Slow Scrapbook: Gathering Sloes

Ten minutes to pick. Ten weeks to flavour. One sip to savour.

Sloe gin, made from the berries of the blackthorn tree, is the very epitome of slow, seasonal living. From the foraging to the infusing, making sloe gin is a simple process, but it requires some patience. Most recipes advise waiting three months until straining the sloe gin and tasting it.

It’s also a great way to use an autumnal fruit that would otherwise be too tart to eat alone. Connecting to the earth, embracing traditional recipes and eating seasonally is at the heart of the Slow Food movement. There’s also a lot of pleasure in eating what you have grown or foraged yourself. Though always forage sensibly – never eat anything you can’t identify and follow foraging guidelines to ensure you are doing so legally and sustainably.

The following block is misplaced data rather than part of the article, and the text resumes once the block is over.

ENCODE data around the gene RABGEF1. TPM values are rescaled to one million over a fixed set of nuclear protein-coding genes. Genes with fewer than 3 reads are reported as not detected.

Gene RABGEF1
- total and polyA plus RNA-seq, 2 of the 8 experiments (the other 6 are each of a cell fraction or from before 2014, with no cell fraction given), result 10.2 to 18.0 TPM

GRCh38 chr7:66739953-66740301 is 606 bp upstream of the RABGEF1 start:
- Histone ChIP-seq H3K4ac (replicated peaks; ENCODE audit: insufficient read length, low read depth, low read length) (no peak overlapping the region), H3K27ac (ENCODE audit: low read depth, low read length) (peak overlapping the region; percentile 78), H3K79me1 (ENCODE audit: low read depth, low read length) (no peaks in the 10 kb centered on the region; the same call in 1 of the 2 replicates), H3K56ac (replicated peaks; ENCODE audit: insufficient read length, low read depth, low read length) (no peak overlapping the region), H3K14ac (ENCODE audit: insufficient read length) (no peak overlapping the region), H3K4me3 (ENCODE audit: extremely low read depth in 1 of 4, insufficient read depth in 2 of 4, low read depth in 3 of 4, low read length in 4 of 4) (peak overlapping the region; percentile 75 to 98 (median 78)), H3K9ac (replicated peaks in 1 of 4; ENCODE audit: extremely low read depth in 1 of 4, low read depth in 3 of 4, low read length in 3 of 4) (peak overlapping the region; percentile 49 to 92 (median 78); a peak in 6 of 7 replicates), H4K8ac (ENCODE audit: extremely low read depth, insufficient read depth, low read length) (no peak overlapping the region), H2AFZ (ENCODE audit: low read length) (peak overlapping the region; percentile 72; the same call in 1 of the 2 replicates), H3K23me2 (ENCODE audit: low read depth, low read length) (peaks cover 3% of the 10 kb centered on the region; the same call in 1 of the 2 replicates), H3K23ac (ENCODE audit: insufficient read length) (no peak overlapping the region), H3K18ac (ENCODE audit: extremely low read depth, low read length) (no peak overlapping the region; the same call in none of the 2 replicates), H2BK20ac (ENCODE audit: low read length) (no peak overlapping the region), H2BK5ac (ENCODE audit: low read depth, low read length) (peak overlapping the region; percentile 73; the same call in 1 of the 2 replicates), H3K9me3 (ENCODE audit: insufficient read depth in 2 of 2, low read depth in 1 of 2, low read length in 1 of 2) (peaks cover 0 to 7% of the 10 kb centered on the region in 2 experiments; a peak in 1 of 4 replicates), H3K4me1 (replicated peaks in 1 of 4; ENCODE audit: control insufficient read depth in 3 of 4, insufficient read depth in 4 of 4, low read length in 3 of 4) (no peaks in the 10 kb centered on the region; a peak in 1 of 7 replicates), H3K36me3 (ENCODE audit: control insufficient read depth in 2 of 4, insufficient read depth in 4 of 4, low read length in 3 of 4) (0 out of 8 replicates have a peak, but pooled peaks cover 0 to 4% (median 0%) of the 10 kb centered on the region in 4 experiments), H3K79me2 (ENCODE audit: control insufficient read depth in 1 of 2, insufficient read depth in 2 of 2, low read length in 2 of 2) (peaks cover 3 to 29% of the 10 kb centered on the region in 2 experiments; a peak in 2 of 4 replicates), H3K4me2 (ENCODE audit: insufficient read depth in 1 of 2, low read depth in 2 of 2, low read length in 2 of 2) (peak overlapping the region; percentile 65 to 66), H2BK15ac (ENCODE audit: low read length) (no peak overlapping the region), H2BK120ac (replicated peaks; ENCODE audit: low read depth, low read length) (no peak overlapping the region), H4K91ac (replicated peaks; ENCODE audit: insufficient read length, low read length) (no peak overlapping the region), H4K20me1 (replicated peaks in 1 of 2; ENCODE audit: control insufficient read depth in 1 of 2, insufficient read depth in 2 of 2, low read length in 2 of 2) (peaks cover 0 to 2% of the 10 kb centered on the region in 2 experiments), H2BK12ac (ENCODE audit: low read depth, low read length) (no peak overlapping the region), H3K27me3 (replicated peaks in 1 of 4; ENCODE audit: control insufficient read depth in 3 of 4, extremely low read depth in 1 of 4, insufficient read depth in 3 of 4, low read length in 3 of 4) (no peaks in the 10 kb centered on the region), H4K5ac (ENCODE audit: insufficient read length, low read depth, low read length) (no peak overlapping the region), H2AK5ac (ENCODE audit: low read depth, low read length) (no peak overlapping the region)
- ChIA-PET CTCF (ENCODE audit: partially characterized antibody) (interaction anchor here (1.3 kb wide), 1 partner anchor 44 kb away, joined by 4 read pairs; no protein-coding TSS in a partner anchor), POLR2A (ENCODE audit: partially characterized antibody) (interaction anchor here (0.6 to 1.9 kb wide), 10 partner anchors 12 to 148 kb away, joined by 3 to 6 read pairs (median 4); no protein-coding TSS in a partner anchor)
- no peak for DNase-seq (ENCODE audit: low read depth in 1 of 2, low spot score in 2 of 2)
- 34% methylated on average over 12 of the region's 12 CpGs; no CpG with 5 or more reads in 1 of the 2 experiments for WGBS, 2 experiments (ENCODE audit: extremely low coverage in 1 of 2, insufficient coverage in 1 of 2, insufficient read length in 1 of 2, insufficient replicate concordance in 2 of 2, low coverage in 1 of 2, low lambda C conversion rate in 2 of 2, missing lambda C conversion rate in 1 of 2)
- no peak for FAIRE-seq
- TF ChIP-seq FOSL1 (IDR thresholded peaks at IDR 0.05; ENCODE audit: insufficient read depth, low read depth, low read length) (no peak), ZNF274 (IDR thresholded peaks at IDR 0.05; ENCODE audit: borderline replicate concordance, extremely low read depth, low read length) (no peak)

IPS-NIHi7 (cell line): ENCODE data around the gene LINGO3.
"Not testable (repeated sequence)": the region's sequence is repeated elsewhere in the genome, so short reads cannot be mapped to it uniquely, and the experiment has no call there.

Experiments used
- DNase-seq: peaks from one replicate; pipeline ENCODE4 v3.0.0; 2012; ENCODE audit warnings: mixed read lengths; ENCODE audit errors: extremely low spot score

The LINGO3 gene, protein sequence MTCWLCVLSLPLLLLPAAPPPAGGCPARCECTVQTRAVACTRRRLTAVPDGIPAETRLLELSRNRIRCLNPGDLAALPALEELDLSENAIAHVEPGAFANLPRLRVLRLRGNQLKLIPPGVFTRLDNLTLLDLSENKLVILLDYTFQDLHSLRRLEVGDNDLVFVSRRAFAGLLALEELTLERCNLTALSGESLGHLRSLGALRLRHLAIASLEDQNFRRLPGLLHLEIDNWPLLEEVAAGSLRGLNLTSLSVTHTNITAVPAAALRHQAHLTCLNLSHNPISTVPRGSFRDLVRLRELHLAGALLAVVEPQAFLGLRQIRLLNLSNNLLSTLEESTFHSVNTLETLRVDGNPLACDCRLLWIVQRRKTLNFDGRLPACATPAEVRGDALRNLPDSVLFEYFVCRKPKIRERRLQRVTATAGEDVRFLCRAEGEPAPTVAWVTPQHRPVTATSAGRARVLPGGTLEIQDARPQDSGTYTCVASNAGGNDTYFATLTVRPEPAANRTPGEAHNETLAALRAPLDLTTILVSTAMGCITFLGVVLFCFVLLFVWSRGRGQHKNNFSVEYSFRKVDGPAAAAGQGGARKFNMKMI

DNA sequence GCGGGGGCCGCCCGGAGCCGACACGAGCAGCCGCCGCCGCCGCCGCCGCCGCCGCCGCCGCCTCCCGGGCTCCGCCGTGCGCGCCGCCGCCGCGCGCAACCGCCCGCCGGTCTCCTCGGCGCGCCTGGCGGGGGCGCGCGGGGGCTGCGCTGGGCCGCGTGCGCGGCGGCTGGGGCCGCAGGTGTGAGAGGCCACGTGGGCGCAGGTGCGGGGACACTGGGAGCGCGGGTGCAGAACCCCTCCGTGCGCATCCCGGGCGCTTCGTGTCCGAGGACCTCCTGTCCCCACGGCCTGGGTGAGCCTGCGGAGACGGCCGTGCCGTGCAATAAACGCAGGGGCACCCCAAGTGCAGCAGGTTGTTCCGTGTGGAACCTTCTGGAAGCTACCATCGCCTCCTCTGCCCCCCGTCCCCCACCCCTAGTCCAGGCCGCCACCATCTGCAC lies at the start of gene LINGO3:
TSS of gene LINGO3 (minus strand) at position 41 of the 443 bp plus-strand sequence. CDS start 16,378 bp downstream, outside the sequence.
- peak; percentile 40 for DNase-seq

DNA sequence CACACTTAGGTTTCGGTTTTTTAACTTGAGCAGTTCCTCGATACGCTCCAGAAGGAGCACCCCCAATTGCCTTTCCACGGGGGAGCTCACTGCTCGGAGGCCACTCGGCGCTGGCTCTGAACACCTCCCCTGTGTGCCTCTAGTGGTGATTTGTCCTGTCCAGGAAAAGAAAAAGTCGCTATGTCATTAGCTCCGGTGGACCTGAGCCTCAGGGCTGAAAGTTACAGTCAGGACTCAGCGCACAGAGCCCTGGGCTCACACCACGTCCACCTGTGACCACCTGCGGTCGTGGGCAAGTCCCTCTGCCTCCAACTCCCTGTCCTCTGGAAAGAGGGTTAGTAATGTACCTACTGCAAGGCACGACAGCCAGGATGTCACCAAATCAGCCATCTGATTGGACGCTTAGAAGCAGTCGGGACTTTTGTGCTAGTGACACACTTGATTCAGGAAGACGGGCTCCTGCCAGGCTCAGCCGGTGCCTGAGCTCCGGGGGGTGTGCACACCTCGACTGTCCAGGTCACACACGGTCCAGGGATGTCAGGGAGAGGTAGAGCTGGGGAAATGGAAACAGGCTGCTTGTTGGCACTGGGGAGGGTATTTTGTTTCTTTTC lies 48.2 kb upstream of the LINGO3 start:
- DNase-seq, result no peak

Picking Sloes for Gin

When to pick sloes: usually from October to early November

These inky purple berries look a lot like large blueberries when ripe, but they do not share the same taste. They are sharp and tart, hence why most sloe gin recipes include sugar. Pricking each berry or freezing the lot before adding to the gin helps the flavour to be extracted. Traditionally, this is why people would wait until after the first frost to harvest the berries. Just like if you put them in the freezer, the frost would cause the skins to split, releasing the juice.

This Slow Scrapbook celebrates foraging for sloes and the process of waiting for the flavour to infuse a bottle of gin over several weeks. Sloe gin also continues to improve over time, another ode to the old saying ‘good things come to those who wait.’

Harvesting sloes

Picking sloe berries from the blackthorn tree.

Sloe berries

Sloe berries are rich, inky coloured berries with a tart, sour flavour.

Washing sloe berries for sloe gin

For more seasonal living inspiration, visit our guide to bringing autumn scents into your home, and our article on the art of slow gardening.